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Tweetie 2 for iPhone OS

Tweetie logo

I just wrote a review of Tweetie 2 for iPhone OS on the App Store. I republish it here; I’m extremely impressed with the new release.

Tweetie 2 has an impressive feature set, including retweeting, image and video (3GS only) uploading and almost every built-in Twitter feature that is exposed by the API.

The real star of the show here, however, is the interface. It feels iPhone-native and intuitive while also introducing some innovative features such as the flick-to-reload mechanism. The app’s simplicity isn’t hampered by the sheer volume of functions and features — things are kept out of the way until and unless you want access to them.

I’m not a fan of the somewhat bland icon, but otherwise I can’t fault this beautiful little app.

You may be reluctant to pay for a Twitter app, even at £1.79 — but if you appreciate great UI, you really should consider it.

» Read the rest of this post…

Tweetie 1.0 for Mac and Privacy

Tweetie logo

Tweetie for Mac was released today, to much fanfare. Its interface on the iPhone is absolutely top notch (I happily paid the £1.79 for my iPod Touch) and the Mac interface also looks interesting as well.

I’m not going to go into a full review, because I really haven’t used it much yet. What I don’t want this post to come across as, however, is a rejection of it totally. There are just a couple of issues relating to privacy I have with this initial release.

SSL Connections

UPDATE: As of Tweetie 1.0.1, which was released minutes ago, this issue is fixed. Consider this paragraph obsolete.

For some reason, Tweetie for Mac does not send your Twitter username and password over a secure HTTPS connection. Quite frankly, I’ve come to expect this in any Twitter client. It surely takes no extra effort to implement this, it has a minimal performance overhead and even if you don’t really need it, does it really hurt to encrypt your password?

This really bugs me. I don’t really want to be throwing my credentials across the network in plain text every few minutes. It’s like shouting out your Twitter username and password to everyone in the street. Sure, probably no-one cares, but why do it if you don’t have to?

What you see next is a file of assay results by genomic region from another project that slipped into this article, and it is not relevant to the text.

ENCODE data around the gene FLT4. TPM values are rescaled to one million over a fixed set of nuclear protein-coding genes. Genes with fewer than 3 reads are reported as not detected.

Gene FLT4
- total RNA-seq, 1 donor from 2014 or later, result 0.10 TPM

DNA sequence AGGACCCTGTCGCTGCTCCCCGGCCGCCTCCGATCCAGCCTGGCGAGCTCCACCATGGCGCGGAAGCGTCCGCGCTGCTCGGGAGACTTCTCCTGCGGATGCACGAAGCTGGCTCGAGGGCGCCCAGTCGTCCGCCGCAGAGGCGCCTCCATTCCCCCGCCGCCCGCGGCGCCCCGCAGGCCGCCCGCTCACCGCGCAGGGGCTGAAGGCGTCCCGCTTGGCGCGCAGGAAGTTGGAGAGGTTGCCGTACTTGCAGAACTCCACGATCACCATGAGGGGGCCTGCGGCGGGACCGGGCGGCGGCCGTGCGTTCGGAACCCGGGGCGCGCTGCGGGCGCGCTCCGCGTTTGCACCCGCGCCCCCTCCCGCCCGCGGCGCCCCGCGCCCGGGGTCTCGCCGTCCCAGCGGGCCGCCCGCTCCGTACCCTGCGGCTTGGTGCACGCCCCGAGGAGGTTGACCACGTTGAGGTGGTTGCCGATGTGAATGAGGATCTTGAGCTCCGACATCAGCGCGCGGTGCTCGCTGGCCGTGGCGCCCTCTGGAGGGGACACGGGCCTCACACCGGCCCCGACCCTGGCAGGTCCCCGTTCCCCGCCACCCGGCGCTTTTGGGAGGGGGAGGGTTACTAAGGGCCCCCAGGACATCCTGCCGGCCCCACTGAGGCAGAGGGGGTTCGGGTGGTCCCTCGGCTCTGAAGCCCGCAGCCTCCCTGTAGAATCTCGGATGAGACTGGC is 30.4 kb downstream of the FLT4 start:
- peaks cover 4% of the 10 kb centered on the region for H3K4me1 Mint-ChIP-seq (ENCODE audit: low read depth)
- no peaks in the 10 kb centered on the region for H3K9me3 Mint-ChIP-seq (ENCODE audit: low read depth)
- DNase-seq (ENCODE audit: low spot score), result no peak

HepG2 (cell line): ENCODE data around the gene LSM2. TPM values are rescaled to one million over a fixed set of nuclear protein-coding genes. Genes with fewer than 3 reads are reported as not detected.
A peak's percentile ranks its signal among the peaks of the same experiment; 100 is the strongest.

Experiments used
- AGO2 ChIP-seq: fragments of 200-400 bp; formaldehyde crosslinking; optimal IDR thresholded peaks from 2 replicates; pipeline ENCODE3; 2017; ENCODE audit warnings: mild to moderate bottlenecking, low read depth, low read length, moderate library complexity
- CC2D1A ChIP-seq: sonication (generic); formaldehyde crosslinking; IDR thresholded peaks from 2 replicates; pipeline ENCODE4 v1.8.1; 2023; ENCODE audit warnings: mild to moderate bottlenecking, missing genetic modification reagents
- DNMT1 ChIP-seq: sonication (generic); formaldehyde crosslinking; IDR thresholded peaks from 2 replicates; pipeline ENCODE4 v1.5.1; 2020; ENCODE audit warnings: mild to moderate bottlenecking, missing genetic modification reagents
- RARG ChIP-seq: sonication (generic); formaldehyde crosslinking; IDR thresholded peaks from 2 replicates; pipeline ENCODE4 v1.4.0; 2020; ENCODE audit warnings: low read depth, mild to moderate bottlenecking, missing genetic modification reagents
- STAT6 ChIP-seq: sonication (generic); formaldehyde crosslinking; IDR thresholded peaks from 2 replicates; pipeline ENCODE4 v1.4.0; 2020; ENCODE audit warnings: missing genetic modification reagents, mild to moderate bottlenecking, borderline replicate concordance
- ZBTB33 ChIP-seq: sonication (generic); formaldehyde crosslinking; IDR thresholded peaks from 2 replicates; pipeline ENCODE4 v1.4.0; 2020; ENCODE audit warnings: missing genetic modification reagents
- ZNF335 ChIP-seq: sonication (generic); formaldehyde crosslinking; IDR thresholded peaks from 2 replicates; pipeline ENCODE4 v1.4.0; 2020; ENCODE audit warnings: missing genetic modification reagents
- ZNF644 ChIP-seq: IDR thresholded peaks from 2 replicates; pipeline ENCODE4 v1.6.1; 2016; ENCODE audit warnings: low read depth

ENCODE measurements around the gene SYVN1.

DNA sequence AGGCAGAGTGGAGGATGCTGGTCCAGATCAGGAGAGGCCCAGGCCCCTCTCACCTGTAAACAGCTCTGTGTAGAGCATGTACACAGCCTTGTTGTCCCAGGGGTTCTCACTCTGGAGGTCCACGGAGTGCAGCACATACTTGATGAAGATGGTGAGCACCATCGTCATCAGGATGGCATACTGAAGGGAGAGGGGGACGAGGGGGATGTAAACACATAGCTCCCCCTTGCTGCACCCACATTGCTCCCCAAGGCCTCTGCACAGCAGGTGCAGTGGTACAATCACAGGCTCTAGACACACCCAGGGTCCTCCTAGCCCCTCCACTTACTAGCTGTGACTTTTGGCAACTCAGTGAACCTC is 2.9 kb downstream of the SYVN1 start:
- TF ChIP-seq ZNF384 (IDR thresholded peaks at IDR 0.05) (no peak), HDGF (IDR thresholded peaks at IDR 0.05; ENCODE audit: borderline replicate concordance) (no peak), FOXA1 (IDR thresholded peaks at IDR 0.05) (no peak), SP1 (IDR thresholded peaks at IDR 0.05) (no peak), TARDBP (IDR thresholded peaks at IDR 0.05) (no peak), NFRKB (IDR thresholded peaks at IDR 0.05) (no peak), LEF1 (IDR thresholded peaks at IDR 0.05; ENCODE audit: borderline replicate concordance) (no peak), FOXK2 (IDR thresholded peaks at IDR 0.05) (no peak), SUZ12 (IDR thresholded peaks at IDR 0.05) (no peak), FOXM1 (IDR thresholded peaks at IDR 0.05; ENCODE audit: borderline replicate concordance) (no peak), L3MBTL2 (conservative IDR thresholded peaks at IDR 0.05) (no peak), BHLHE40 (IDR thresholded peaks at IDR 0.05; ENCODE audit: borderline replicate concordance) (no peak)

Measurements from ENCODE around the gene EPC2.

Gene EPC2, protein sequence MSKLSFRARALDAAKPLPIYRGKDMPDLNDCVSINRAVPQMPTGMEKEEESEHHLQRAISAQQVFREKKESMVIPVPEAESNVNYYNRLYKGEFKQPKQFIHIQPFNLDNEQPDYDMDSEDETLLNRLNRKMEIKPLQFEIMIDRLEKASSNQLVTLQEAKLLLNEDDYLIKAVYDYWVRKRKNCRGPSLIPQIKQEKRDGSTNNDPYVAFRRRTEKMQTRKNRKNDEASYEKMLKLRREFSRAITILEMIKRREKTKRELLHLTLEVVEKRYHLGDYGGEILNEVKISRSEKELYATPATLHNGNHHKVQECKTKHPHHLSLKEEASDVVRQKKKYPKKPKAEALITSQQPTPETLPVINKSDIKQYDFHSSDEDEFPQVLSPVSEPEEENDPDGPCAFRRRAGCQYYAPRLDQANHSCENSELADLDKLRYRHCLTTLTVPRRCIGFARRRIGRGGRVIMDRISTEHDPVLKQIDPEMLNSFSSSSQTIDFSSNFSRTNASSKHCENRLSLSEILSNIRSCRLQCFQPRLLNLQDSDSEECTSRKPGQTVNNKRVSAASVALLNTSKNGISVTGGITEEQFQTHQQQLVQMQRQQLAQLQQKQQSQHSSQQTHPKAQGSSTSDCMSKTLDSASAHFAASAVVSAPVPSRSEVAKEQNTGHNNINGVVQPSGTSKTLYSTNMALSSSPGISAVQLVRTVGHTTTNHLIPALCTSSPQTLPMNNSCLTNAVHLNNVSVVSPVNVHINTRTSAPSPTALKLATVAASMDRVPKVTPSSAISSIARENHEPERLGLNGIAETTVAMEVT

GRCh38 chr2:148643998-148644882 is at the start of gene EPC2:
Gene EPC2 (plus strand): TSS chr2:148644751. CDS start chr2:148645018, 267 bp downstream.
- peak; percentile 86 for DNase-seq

Advertising and the Lack of a Privacy Policy

UPDATE: I contacted Fusion Ads on this subject recently and as of this morning, 2009-04-23, the Tweetie for Mac page has been updated with a brief, but better-than-nothing privacy statement. I’m still interested in seeing something a bit more substantial, but this is a good step forward.

Tweetie for Mac costs $14.95 at the moment, going up to $19.95 later on. To get people to try it, there’s a free ad supported version, using ads provided by a company called Fusion Ads.

What alarms me is not the fact that it is ad-supported, or even that I’ve never heard of that ad company before today (although the latter is a little bit of an issue). The problem for me is that I can’t find a privacy policy detailing how this ad system works, what information it collects on you and what it does with that information.

It concerns me quite a lot that in a desktop application, where an advertising system can get a lot more information about you than it can within the constraints of a web browser environment, nothing is said about what is going on.

I have emailed the contact address on the Fusion Ads site asking where I can find a privacy policy, voicing this concern and asking them to make it more prominent if there is one. I will update this post when I get a reply.

Two Showstoppers

For me, these two issues stop me from using the client right now. I’m sure the SSL issue will be addressed in a future release if enough people ask for it, as I can’t imagine it being difficult to implement at all. It would also be nice to have a little bit of transparency in how the free model works as well, and hopefully this will come with time as well.

For the time being, however, I’m not entirely satisfied that I can use the app comfortably, so I am holding off for now.